Dr. Rachel Levine, a gender non-conforming biological male who identifies as transgender, fielded questions as part of the Senate committee hearing on her nomination by President Joe Biden to become deputy health secretary.
"Dr. Levine, do you believe that minors are capable of making such a life-changing decision as changing one's sex?" Senator Rand Paul (R-KY) asked.
"Transgender medicine is a very complex and nuanced field with robust research and standards of care that have been developed," Levine replied, promising to discuss the issue further with the Kentucky senator at his office if confirmed.
"The specific question is about minors," Paul said, "let's be a little more specific since you have evaded the question. "Do you support the government intervening to override the parents' consent to give a child puberty blockers, cross-sex hormones, and/or amputation surgery of breasts and genitalia. You have said that you're willing to accelerate the protocols for street kids.
"I'm alarmed that poor kids with no parents who are homeless and distraught—you would just go through this and allow that to happen to a minor. I would hope that you would have compassion for Keira Bell," he said, bringing up the case of a young UK woman who has sued the gender clinic that pushed her through transitioning at a young age.
Paul pressed Levine to disavow the procedures associated with transing children and to say that children should be allowed to grow up. Levine refused to do so, instead repeating her statement about the complexities of transgender medicine.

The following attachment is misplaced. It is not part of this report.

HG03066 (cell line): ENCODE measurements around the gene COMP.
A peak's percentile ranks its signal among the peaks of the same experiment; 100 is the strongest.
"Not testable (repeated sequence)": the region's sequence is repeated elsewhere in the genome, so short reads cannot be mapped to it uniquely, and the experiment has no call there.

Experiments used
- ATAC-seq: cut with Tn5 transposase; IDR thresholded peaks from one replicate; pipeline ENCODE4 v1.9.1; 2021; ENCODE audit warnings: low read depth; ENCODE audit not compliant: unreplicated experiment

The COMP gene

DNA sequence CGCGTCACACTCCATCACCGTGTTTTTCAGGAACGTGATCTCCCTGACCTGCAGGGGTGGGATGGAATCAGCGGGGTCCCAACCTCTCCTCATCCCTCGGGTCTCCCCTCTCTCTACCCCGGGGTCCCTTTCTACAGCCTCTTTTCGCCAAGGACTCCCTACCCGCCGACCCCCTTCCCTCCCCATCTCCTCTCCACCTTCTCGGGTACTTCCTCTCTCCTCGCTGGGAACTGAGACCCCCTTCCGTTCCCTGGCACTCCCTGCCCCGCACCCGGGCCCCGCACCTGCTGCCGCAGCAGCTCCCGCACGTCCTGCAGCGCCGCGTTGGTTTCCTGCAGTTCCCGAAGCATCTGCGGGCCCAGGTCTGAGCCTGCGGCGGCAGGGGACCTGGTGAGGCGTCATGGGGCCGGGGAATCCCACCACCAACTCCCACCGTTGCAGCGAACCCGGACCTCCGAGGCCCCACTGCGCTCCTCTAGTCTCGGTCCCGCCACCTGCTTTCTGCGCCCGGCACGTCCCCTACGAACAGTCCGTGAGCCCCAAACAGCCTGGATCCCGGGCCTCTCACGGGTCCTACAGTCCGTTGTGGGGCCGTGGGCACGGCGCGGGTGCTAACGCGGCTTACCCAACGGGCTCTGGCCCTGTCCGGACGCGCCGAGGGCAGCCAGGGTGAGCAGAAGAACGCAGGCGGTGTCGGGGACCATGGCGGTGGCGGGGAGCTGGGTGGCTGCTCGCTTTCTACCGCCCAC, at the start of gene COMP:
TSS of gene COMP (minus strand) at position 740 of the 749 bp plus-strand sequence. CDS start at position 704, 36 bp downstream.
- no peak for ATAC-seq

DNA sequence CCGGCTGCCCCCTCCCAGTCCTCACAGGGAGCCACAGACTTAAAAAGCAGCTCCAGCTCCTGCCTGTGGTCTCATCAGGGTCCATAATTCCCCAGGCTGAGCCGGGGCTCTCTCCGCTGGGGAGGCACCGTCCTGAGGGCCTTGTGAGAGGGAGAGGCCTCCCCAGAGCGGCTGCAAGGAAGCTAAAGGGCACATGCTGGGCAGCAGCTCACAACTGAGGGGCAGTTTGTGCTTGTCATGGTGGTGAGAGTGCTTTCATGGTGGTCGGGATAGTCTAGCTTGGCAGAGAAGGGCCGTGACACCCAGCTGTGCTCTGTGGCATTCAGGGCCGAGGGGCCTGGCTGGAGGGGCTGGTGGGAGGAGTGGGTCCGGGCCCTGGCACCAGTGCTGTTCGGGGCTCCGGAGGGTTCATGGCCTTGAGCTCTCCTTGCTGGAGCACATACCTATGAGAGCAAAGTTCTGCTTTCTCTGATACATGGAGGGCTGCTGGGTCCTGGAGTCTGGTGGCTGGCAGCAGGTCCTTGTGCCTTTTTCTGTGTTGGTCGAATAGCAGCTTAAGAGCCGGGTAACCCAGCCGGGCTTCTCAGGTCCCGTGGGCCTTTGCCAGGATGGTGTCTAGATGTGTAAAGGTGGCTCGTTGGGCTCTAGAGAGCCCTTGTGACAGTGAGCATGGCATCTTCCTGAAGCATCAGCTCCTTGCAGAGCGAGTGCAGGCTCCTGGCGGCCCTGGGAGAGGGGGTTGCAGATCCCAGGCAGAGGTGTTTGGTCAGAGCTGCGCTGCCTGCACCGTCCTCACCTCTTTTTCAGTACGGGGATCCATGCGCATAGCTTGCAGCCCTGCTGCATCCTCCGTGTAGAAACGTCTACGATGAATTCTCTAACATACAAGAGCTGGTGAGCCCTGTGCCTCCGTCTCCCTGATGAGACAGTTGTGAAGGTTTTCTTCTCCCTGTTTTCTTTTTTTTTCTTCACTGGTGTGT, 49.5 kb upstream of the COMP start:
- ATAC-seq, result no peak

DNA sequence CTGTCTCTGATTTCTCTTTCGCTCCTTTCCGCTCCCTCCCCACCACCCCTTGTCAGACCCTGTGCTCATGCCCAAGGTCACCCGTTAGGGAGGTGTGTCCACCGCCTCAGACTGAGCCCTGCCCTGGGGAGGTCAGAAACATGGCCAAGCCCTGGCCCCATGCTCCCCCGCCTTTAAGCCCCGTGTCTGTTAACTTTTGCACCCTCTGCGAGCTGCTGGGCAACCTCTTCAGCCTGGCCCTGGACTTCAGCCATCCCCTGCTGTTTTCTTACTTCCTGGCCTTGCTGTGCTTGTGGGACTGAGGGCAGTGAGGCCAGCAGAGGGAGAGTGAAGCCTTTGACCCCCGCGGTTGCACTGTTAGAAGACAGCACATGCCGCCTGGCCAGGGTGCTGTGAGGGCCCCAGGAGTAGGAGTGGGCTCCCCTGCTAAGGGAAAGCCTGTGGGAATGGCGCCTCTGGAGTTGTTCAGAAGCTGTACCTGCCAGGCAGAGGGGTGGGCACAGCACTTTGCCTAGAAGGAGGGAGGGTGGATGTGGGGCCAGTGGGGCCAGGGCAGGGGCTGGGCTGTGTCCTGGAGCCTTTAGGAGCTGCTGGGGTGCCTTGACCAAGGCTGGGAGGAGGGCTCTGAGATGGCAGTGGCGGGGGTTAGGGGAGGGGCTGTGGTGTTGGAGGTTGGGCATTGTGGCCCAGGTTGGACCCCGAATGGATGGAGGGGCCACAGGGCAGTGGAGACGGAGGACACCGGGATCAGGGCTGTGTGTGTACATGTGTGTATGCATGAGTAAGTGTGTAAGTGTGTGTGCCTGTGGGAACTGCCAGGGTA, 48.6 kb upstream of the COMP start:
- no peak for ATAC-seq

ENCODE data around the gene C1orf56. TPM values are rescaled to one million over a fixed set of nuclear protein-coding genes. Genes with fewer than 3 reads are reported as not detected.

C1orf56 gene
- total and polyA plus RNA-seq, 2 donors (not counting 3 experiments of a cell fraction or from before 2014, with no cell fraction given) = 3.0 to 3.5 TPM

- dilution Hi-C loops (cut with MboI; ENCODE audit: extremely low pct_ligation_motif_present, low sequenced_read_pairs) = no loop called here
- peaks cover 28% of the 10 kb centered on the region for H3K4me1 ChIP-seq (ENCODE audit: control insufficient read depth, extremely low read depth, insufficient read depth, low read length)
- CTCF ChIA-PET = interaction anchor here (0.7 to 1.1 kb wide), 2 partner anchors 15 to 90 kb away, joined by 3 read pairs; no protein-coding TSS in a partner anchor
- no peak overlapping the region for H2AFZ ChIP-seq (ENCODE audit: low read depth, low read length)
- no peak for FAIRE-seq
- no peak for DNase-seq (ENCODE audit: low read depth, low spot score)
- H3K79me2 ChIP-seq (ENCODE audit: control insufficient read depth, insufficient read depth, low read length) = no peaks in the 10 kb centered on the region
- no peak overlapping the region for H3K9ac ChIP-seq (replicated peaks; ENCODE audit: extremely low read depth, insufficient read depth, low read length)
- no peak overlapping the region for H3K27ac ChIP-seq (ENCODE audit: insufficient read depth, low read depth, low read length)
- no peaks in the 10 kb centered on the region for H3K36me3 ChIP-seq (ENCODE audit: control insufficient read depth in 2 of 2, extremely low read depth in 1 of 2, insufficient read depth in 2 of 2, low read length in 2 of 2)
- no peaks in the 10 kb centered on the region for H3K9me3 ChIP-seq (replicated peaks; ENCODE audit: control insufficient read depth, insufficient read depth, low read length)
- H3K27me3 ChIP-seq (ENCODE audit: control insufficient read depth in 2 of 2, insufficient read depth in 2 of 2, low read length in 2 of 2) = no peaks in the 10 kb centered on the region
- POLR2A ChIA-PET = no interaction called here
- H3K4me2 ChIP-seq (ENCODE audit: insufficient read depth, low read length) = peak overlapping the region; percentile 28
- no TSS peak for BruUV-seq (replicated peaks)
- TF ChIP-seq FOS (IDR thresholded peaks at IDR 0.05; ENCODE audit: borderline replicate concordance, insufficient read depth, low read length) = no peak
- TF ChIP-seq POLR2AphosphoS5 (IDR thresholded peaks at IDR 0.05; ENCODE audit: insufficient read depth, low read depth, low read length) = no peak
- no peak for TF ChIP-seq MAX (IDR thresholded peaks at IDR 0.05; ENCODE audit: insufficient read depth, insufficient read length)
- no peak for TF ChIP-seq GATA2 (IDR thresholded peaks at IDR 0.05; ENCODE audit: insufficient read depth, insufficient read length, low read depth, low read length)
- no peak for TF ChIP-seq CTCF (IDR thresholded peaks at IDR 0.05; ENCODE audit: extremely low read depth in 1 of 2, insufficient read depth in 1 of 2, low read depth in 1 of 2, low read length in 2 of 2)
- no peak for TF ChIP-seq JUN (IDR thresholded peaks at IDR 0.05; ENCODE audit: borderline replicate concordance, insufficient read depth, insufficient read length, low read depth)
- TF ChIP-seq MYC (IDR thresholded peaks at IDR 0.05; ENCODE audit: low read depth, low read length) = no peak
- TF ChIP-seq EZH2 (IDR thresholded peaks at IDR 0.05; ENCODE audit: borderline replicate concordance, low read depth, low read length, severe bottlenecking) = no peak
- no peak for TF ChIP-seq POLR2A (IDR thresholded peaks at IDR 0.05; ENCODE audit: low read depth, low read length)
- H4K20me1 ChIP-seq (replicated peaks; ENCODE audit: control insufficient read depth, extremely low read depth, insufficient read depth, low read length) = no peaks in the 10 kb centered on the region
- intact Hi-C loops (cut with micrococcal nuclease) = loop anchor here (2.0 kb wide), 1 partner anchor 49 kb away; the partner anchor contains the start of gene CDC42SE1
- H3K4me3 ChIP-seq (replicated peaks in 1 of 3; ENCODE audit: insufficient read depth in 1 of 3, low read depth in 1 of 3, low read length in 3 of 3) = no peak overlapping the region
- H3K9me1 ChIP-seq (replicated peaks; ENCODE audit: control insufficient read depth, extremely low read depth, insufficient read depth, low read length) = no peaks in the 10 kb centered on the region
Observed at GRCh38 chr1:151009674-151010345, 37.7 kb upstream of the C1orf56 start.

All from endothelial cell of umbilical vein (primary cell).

Paul said with regards to the transgender trend: "American culture is now normalizing the idea that minors can be given hormones to prevent their biological development of their secondary sex characteristics.
"Dr. Levine you have supported both allowing minors to be given hormone blockers to prevent them from going through puberty, as well as surgical destruction of a minor's genitalia. Like surgical mutilation, hormonal interruption of puberty can permanently alter and prevent secondary sexual characteristics.
"The American College of Pediatricians reports that 80 to 95 percent of pre-pubertal children with gender dysphoria will experience resolution by late adolescence if not exposed to medical intervention and social affirmation."
Paul criticized Biden's health nominee and drew the connection between genital mutilation—a practice condemned by the World Health Organization as a human rights violation—and sex confirmation surgery through surgical amputation of breasts or genitalia.
"For most of our history, we have believed that minors don't have full rights and that parents need to be involved," Paul said. "We should be outraged that someone's talking to a 3-year-old about changing their sex."
Levine's commitment to imposing her radical gender ideology on American children should perhaps be of greatest concern to the Health, Education, Labor, & Pensions (HELP) committee, which—like the full Senate chamber—is controlled by Democrats but its membership is split between the two parties.